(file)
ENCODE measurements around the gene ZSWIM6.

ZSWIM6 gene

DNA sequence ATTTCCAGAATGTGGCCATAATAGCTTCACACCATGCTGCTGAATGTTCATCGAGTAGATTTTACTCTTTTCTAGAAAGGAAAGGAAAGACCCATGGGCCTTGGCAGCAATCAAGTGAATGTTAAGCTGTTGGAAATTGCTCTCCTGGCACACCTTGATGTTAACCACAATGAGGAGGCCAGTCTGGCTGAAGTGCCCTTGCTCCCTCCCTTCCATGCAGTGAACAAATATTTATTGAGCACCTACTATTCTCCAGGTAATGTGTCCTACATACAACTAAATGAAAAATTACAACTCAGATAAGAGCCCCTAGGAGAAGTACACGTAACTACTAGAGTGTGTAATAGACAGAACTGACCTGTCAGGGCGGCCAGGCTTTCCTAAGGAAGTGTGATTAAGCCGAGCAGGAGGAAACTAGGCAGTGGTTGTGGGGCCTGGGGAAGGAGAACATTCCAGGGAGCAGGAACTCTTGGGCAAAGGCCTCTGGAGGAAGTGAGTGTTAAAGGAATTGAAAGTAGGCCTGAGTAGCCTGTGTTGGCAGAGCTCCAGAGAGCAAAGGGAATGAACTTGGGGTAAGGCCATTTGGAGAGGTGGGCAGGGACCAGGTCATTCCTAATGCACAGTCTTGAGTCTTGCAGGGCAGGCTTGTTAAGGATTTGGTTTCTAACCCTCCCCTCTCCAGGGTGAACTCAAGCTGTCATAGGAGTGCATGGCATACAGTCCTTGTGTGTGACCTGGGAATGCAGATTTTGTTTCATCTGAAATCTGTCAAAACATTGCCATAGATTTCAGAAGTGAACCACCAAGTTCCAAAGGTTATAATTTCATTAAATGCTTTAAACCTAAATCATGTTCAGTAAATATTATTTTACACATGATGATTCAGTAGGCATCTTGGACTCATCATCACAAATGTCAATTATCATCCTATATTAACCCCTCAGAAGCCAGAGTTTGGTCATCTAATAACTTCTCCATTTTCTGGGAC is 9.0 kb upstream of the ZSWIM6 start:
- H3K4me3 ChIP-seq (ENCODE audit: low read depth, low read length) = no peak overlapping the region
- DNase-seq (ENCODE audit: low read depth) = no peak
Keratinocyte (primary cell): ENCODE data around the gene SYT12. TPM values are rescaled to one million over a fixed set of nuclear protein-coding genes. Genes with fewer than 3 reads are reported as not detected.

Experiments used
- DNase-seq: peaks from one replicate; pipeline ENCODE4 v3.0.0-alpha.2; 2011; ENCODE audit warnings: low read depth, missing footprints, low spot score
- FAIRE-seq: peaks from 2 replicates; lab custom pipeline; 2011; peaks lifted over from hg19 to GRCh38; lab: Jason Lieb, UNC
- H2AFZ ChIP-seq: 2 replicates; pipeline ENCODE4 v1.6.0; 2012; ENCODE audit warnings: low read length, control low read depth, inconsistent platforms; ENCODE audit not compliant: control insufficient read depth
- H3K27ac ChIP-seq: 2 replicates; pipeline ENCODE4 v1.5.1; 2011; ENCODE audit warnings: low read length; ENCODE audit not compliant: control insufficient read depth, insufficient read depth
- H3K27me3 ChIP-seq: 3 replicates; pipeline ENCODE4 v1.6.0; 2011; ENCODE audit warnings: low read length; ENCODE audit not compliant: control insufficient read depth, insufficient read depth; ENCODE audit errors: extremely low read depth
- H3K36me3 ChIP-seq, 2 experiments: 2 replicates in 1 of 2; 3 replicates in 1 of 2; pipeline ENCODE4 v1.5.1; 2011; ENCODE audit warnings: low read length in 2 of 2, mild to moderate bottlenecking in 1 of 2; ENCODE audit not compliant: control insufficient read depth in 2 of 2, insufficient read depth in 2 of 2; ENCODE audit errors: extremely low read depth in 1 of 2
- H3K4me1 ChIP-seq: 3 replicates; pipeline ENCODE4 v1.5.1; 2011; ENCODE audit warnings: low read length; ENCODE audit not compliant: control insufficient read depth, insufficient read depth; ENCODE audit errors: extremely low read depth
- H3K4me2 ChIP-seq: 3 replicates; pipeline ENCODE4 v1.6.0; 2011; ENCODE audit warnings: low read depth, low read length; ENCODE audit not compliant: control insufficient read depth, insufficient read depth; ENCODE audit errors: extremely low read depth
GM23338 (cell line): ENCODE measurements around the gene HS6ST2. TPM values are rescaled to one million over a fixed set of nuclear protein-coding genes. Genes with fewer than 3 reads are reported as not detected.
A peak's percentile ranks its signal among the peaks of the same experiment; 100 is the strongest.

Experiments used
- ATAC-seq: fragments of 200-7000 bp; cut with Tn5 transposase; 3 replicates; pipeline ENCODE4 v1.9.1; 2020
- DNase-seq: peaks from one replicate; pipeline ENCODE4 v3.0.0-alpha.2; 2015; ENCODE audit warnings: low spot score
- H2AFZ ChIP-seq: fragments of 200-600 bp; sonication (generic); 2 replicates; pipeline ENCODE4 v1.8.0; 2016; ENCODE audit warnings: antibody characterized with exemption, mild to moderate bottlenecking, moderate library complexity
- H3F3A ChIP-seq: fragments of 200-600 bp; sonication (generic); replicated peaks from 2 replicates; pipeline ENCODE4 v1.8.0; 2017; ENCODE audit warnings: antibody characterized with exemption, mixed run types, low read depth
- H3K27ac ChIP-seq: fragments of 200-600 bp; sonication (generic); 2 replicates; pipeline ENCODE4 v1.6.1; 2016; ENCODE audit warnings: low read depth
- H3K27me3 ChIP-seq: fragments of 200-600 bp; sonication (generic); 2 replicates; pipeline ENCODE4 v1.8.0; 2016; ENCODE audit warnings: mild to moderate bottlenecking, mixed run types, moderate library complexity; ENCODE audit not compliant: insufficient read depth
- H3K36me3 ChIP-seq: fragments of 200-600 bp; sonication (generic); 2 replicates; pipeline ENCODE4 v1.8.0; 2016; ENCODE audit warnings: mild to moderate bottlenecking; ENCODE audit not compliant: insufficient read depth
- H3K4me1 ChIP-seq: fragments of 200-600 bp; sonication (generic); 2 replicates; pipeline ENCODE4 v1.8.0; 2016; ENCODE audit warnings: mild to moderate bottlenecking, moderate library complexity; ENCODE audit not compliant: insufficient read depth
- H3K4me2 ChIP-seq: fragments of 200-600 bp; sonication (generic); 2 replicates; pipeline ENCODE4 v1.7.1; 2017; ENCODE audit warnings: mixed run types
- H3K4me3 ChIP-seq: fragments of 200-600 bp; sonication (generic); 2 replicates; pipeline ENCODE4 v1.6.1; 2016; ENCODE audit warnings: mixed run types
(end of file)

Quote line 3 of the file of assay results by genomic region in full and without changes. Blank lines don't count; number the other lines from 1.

DNA sequence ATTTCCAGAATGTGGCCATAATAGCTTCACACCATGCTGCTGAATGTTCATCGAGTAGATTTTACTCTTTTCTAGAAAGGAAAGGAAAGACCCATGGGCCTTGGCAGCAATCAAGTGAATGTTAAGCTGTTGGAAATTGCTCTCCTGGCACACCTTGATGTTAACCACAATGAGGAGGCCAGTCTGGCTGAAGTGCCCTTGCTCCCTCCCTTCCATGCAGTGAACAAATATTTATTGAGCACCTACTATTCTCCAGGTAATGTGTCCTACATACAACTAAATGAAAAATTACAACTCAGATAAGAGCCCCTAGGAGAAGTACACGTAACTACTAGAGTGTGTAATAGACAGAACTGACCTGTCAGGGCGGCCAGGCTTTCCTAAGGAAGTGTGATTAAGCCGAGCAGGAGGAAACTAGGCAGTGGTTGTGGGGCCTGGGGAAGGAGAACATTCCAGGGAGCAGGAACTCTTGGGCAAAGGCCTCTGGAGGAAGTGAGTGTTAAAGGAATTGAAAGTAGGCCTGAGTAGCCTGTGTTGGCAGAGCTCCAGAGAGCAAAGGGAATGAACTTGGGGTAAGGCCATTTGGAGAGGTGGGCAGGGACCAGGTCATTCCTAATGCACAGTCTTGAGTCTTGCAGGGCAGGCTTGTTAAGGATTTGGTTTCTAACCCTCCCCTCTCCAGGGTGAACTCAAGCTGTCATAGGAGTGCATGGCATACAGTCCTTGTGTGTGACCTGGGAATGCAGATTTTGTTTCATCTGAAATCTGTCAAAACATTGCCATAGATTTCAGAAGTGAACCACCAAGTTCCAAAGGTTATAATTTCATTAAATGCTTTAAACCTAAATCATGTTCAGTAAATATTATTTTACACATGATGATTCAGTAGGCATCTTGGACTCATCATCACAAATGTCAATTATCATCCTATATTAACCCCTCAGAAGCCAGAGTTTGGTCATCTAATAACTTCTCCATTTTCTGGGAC is 9.0 kb upstream of the ZSWIM6 start: